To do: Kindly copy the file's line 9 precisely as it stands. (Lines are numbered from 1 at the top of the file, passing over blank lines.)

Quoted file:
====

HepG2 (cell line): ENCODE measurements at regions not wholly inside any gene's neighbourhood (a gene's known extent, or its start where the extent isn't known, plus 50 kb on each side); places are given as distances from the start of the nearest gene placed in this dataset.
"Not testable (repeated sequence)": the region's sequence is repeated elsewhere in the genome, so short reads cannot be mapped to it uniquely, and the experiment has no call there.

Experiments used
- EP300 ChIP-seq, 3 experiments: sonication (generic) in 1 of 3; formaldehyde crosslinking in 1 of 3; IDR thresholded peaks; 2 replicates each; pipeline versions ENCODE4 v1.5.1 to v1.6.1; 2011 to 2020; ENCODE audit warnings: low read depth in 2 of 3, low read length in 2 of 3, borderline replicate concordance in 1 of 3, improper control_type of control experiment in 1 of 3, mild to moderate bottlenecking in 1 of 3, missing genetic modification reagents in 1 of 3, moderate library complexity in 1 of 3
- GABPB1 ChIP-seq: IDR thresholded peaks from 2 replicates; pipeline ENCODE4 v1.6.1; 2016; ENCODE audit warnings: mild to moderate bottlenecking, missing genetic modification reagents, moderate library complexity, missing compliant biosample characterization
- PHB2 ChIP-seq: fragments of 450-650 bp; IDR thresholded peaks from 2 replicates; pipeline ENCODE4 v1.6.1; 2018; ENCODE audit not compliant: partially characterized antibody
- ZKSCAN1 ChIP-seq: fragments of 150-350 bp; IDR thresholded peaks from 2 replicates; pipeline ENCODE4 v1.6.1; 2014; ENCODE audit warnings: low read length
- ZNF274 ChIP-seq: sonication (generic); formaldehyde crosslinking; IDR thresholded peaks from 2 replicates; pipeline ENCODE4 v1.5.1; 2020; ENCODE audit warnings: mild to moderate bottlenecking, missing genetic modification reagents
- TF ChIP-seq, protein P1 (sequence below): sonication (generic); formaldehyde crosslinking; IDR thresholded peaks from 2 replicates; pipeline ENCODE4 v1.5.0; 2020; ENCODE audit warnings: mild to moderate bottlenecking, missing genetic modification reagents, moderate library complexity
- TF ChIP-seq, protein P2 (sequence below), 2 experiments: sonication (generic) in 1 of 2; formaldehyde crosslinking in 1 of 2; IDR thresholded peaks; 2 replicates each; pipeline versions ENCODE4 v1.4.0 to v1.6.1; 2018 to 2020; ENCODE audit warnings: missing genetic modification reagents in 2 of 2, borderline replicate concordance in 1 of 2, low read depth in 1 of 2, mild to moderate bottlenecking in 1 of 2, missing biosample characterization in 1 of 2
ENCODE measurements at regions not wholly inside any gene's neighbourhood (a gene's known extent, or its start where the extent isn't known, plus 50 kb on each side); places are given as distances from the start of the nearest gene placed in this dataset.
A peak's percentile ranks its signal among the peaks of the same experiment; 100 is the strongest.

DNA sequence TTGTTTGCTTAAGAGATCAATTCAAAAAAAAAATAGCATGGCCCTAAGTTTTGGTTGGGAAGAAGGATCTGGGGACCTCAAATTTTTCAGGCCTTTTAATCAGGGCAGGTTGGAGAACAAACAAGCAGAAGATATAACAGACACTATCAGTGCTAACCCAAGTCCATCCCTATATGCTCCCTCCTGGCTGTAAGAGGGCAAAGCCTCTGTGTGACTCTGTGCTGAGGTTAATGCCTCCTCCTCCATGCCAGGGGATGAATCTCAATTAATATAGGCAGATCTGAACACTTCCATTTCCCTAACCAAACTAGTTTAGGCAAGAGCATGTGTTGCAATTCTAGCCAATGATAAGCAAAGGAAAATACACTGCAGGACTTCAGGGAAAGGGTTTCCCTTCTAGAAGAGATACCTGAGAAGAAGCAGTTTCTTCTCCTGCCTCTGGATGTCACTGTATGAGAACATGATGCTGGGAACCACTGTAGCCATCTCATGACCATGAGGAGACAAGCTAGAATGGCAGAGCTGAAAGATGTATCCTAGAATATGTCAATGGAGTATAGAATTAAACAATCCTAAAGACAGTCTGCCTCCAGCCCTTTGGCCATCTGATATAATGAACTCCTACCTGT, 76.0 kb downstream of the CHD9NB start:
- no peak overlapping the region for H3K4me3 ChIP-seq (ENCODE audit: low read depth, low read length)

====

- TF ChIP-seq, protein P1 (sequence below): sonication (generic); formaldehyde crosslinking; IDR thresholded peaks from 2 replicates; pipeline ENCODE4 v1.5.0; 2020; ENCODE audit warnings: mild to moderate bottlenecking, missing genetic modification reagents, moderate library complexity